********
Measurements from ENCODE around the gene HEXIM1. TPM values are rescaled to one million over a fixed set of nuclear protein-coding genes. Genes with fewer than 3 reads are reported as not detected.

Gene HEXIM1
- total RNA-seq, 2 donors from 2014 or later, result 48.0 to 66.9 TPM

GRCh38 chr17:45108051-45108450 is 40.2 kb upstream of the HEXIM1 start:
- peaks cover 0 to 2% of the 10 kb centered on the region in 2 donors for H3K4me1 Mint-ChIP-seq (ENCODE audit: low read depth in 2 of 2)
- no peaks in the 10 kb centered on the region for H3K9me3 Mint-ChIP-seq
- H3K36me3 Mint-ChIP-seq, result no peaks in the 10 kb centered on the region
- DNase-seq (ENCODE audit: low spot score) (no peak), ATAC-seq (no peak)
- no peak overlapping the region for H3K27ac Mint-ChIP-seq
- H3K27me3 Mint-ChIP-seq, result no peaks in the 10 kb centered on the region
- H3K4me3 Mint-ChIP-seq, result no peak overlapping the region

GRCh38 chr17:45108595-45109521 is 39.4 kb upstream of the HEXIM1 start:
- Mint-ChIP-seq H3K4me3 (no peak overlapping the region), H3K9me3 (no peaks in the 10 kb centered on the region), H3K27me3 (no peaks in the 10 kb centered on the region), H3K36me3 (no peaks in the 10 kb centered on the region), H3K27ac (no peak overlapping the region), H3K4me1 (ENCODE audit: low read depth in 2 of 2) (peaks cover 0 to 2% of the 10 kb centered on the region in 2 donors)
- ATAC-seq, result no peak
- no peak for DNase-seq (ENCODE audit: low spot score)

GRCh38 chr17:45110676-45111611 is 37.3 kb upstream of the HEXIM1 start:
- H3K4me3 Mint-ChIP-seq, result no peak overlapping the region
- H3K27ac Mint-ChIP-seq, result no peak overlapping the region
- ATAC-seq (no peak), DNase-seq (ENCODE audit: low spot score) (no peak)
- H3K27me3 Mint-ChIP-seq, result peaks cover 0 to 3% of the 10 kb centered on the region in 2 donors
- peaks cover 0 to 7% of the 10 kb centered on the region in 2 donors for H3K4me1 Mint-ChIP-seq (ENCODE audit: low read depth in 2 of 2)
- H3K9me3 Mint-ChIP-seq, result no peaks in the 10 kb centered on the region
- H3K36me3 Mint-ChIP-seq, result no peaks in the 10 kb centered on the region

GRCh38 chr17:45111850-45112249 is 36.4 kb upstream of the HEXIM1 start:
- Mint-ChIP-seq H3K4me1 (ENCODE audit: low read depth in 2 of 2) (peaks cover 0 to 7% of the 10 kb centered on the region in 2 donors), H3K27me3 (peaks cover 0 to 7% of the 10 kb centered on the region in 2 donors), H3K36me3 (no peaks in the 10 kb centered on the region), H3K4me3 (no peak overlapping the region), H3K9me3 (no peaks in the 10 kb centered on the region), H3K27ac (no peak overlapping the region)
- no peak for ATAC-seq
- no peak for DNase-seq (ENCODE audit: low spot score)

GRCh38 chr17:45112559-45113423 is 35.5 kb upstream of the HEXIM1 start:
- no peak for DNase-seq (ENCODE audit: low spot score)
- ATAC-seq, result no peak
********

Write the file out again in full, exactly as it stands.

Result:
Measurements from ENCODE around the gene HEXIM1. TPM values are rescaled to one million over a fixed set of nuclear protein-coding genes. Genes with fewer than 3 reads are reported as not detected.

Gene HEXIM1
- total RNA-seq, 2 donors from 2014 or later, result 48.0 to 66.9 TPM

GRCh38 chr17:45108051-45108450 is 40.2 kb upstream of the HEXIM1 start:
- peaks cover 0 to 2% of the 10 kb centered on the region in 2 donors for H3K4me1 Mint-ChIP-seq (ENCODE audit: low read depth in 2 of 2)
- no peaks in the 10 kb centered on the region for H3K9me3 Mint-ChIP-seq
- H3K36me3 Mint-ChIP-seq, result no peaks in the 10 kb centered on the region
- DNase-seq (ENCODE audit: low spot score) (no peak), ATAC-seq (no peak)
- no peak overlapping the region for H3K27ac Mint-ChIP-seq
- H3K27me3 Mint-ChIP-seq, result no peaks in the 10 kb centered on the region
- H3K4me3 Mint-ChIP-seq, result no peak overlapping the region

GRCh38 chr17:45108595-45109521 is 39.4 kb upstream of the HEXIM1 start:
- Mint-ChIP-seq H3K4me3 (no peak overlapping the region), H3K9me3 (no peaks in the 10 kb centered on the region), H3K27me3 (no peaks in the 10 kb centered on the region), H3K36me3 (no peaks in the 10 kb centered on the region), H3K27ac (no peak overlapping the region), H3K4me1 (ENCODE audit: low read depth in 2 of 2) (peaks cover 0 to 2% of the 10 kb centered on the region in 2 donors)
- ATAC-seq, result no peak
- no peak for DNase-seq (ENCODE audit: low spot score)

GRCh38 chr17:45110676-45111611 is 37.3 kb upstream of the HEXIM1 start:
- H3K4me3 Mint-ChIP-seq, result no peak overlapping the region
- H3K27ac Mint-ChIP-seq, result no peak overlapping the region
- ATAC-seq (no peak), DNase-seq (ENCODE audit: low spot score) (no peak)
- H3K27me3 Mint-ChIP-seq, result peaks cover 0 to 3% of the 10 kb centered on the region in 2 donors
- peaks cover 0 to 7% of the 10 kb centered on the region in 2 donors for H3K4me1 Mint-ChIP-seq (ENCODE audit: low read depth in 2 of 2)
- H3K9me3 Mint-ChIP-seq, result no peaks in the 10 kb centered on the region
- H3K36me3 Mint-ChIP-seq, result no peaks in the 10 kb centered on the region

GRCh38 chr17:45111850-45112249 is 36.4 kb upstream of the HEXIM1 start:
- Mint-ChIP-seq H3K4me1 (ENCODE audit: low read depth in 2 of 2) (peaks cover 0 to 7% of the 10 kb centered on the region in 2 donors), H3K27me3 (peaks cover 0 to 7% of the 10 kb centered on the region in 2 donors), H3K36me3 (no peaks in the 10 kb centered on the region), H3K4me3 (no peak overlapping the region), H3K9me3 (no peaks in the 10 kb centered on the region), H3K27ac (no peak overlapping the region)
- no peak for ATAC-seq
- no peak for DNase-seq (ENCODE audit: low spot score)

GRCh38 chr17:45112559-45113423 is 35.5 kb upstream of the HEXIM1 start:
- no peak for DNase-seq (ENCODE audit: low spot score)
- ATAC-seq, result no peak